To their representatives here today, I offer my condolences to you as well on behalf of all New Yorkers who share this lost with you.
This was the deadliest terrorist attack in history. It claimed more lives than Pearl Harbor or D-Day. This was not just an attack on the city of New York or on the United States of America. It was an the attack of the very idea of a free, inclusive and civil society. It was a direct assault on the founding principles of the United Nations itself.
The preamble to the U.N. charter states that this organization exists to reaffirm faith in fundamental human rights in the dignity and worth of the human person, to practice tolerance and live together in peace as good neighbors, and to unite our strength to maintain international peace and security.
Indeed, this vicious attack places in jeopardy the whole purpose of the United Nations. Terrorism is based on the persistent and deliberate violation of fundamental human rights. With bullets and bombs and now with hijacked airplanes, terrorists deny the dignity of human life. Terrorism preys particularly on cultures and communities that practice openness and tolerance. Their targeting of innocent civilians mocks the efforts of those who seek to live together in peace as neighbors; it defies the very notion of being a neighbor.
This massive attack was intended to break our spirit; it has not done that. It's made us stronger, more determined and more resolved. The bravery of our firefighters, our police officers, our emergency workers, and civilians, we may never learn of, in saving over 25,000 lives that day and carrying out the most effective rescue operation in our history, inspires all of us.
I'm very honored to have with me as their representatives, the fire commissioner of New York City, Tom Von Essen.
Tom, please stand up.
And the police commissioner of New York City, Bernard Kerik.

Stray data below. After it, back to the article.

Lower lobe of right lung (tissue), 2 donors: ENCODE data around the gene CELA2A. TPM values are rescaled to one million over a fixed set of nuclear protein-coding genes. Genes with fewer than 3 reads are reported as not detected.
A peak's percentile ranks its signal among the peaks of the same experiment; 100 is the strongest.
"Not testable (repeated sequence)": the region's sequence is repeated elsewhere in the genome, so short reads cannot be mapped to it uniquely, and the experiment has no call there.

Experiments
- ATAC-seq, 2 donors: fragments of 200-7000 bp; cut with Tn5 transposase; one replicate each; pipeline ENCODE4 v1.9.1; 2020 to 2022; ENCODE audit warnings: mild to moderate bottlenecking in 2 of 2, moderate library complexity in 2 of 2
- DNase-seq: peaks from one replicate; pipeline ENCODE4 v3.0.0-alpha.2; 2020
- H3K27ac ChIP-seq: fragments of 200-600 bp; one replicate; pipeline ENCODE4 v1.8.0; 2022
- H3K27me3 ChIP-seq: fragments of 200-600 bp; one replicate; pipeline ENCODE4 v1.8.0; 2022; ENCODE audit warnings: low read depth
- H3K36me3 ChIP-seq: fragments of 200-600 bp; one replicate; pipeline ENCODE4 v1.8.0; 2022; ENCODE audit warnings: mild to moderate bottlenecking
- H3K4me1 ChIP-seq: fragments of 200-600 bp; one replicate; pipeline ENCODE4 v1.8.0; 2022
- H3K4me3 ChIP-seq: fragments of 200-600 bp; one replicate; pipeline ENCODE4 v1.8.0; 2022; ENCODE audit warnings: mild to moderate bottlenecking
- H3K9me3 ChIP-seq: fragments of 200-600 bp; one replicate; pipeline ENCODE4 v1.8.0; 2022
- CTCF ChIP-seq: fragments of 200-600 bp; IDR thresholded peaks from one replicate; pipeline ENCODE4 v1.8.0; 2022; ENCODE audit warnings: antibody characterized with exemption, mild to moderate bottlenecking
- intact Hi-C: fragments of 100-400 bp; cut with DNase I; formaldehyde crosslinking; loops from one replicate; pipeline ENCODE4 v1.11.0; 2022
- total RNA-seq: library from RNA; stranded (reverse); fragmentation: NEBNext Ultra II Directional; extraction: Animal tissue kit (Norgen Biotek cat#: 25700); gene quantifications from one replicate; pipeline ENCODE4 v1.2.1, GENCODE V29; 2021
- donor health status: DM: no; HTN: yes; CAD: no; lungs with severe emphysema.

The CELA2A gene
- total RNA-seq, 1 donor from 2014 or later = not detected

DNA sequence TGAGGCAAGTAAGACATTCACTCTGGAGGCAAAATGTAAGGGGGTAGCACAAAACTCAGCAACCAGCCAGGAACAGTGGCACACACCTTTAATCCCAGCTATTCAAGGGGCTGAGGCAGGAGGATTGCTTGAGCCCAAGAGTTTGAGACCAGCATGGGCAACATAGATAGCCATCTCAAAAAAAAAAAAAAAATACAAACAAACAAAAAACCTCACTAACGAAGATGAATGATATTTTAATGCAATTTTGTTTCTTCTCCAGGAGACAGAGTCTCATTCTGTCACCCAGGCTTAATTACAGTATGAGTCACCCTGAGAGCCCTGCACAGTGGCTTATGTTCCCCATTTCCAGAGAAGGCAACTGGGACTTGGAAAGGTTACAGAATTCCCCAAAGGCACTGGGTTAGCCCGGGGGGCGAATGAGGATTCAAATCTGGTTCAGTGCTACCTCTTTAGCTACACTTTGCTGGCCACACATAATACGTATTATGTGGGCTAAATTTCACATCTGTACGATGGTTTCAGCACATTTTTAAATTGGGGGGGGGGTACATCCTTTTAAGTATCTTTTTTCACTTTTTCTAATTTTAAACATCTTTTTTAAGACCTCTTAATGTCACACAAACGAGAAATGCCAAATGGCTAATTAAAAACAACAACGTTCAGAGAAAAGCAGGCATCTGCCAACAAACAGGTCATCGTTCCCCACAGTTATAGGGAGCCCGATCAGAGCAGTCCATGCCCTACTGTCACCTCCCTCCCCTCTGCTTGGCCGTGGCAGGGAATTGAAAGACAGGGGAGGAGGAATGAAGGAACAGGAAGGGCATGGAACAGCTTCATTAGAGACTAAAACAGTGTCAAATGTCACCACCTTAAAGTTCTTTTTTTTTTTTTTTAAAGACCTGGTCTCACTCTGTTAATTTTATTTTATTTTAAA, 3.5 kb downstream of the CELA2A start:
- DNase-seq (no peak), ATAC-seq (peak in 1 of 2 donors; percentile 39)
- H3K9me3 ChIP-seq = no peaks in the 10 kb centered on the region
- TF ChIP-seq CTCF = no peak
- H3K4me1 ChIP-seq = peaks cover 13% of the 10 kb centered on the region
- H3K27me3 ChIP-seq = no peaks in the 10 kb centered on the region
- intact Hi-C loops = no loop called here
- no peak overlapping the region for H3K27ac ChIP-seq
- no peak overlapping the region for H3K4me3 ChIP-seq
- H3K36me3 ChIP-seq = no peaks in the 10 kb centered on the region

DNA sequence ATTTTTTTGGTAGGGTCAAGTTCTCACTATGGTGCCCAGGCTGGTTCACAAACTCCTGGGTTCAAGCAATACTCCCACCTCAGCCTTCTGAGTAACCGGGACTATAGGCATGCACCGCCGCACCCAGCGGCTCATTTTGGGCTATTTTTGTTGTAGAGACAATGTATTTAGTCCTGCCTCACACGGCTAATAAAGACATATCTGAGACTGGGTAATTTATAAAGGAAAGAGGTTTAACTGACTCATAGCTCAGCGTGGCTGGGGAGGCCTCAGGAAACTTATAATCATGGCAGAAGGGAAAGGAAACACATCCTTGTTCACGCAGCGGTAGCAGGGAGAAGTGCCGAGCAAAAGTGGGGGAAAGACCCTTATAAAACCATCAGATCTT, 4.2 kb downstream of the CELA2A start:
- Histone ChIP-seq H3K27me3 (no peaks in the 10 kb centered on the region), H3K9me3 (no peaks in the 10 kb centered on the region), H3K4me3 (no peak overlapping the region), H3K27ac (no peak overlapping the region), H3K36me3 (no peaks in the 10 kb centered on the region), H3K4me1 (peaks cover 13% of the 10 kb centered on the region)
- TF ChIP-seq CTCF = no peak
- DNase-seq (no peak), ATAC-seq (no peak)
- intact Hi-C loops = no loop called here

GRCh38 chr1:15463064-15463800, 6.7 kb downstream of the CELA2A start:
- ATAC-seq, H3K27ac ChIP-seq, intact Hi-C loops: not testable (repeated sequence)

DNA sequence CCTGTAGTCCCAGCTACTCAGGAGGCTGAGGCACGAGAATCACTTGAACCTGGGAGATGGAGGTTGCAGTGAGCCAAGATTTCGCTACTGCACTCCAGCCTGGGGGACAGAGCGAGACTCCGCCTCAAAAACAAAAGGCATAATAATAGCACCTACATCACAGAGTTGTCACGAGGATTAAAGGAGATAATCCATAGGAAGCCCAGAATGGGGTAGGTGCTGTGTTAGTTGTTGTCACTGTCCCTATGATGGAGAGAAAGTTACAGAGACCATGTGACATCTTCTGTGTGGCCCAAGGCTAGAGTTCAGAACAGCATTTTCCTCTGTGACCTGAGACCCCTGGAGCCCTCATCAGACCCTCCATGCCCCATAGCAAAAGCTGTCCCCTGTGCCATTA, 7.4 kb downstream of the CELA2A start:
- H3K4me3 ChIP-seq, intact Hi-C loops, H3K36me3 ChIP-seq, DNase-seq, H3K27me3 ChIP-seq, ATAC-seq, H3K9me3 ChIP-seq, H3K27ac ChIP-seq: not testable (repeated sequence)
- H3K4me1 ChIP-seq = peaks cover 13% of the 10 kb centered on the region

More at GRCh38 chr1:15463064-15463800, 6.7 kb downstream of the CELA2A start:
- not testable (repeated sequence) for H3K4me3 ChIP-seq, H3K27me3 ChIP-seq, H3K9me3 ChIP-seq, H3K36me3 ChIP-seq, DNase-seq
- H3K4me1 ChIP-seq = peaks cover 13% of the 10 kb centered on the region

The determination, resolve and leadership of President George W. Bush has unified America and all decent men and women around the world. And the response of many of your nations, your leaders and people, spontaneously demonstrating in the days after the attack your support for New York and America, and your understanding of what needs to be done to remove the threat of terrorism, gives us great, great hope that we will prevail.
The strength of America's response, please understand, flows from the principles upon which we stand. Americans are not a single ethnic group.
Americans are not of one race or one religion. Americans emerged from all of your nations. We're defined as Americans by our beliefs, not by our ethnic origins, our race or our religion. Our belief in religious freedom, political freedom, economic freedom, that's what makes an American. Our belief in democracy, the rule of law, and respect for human life, that's how you become an American.
It's these very principles and the opportunities these principles give to so many to create a better life for themselves and their families that make America and New York a shining city on a hill. There's no nation in the history of the world and no city that has seen more immigrants in less time than America. And people continue to come here in large, large numbers to seek freedom, opportunity, decency, civility.
Each of your nations, I'm certain, has contributed citizens to the United States and to New York. I believe I can take every one of you someplace in New York City, and you can find someone from your country, someone from your village or town, that speaks your language and practices your religion. In each of your lands, there are many who are Americans in spirit by virtue of their commitment to our shared principles.
It's tragic and perverse that it's because of these very principles, particularly our religious, political, and economic freedoms, that we find ourselves under attack by terrorists. Our freedom threatens them, because they know if our ideas of freedom gain a foothold among their people, it will destroy their power. So they strike out against us to keep those ideas from reaching their people.
The best long-term deterrent and approach to terrorism, obviously is the spread of the principles of freedom and democracy and the rule of law and respect for human life. The more that spreads around the globe, the safer we will all be. These are very, very powerful ideas. And once they gain a foothold, they cannot be stopped.
In fact, the rise that we've seen in terrorism and terrorist groups, I believe, is in no small measure a response to the spread of these ideas, freedom and democracy, to many nations, particularly over the past 15 years. The terrorists have no ideas or ideals with which to combat freedom and democracy. So their only defense is to strike out against innocent civilians, destroying human life in massive numbers and hoping to deter all of us from our pursuit and expansion of freedom.